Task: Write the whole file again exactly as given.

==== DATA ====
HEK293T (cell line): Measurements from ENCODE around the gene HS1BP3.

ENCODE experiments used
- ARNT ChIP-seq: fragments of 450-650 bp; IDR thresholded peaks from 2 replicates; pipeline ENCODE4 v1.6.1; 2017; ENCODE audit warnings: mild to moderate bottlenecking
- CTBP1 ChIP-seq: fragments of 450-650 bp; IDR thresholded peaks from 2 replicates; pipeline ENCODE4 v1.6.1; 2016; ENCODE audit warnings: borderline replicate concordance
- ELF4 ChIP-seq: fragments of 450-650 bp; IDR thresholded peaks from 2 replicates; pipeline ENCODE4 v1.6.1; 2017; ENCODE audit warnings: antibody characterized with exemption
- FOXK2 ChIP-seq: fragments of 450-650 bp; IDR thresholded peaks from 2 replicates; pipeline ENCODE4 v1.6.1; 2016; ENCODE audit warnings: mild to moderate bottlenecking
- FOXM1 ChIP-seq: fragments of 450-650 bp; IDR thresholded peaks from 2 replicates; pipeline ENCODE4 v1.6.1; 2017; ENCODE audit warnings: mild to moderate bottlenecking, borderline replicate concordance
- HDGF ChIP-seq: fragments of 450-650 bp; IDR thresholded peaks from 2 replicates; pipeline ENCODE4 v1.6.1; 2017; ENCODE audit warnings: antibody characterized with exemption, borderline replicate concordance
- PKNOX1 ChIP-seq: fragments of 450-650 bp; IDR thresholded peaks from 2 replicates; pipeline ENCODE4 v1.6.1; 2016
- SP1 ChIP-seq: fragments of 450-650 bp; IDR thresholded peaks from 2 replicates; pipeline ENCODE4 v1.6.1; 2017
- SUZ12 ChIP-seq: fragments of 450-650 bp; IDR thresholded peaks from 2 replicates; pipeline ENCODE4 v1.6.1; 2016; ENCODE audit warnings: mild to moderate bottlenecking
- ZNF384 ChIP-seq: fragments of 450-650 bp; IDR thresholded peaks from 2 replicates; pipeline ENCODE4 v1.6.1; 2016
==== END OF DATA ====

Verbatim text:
HEK293T (cell line): Measurements from ENCODE around the gene HS1BP3.

ENCODE experiments used
- ARNT ChIP-seq: fragments of 450-650 bp; IDR thresholded peaks from 2 replicates; pipeline ENCODE4 v1.6.1; 2017; ENCODE audit warnings: mild to moderate bottlenecking
- CTBP1 ChIP-seq: fragments of 450-650 bp; IDR thresholded peaks from 2 replicates; pipeline ENCODE4 v1.6.1; 2016; ENCODE audit warnings: borderline replicate concordance
- ELF4 ChIP-seq: fragments of 450-650 bp; IDR thresholded peaks from 2 replicates; pipeline ENCODE4 v1.6.1; 2017; ENCODE audit warnings: antibody characterized with exemption
- FOXK2 ChIP-seq: fragments of 450-650 bp; IDR thresholded peaks from 2 replicates; pipeline ENCODE4 v1.6.1; 2016; ENCODE audit warnings: mild to moderate bottlenecking
- FOXM1 ChIP-seq: fragments of 450-650 bp; IDR thresholded peaks from 2 replicates; pipeline ENCODE4 v1.6.1; 2017; ENCODE audit warnings: mild to moderate bottlenecking, borderline replicate concordance
- HDGF ChIP-seq: fragments of 450-650 bp; IDR thresholded peaks from 2 replicates; pipeline ENCODE4 v1.6.1; 2017; ENCODE audit warnings: antibody characterized with exemption, borderline replicate concordance
- PKNOX1 ChIP-seq: fragments of 450-650 bp; IDR thresholded peaks from 2 replicates; pipeline ENCODE4 v1.6.1; 2016
- SP1 ChIP-seq: fragments of 450-650 bp; IDR thresholded peaks from 2 replicates; pipeline ENCODE4 v1.6.1; 2017
- SUZ12 ChIP-seq: fragments of 450-650 bp; IDR thresholded peaks from 2 replicates; pipeline ENCODE4 v1.6.1; 2016; ENCODE audit warnings: mild to moderate bottlenecking
- ZNF384 ChIP-seq: fragments of 450-650 bp; IDR thresholded peaks from 2 replicates; pipeline ENCODE4 v1.6.1; 2016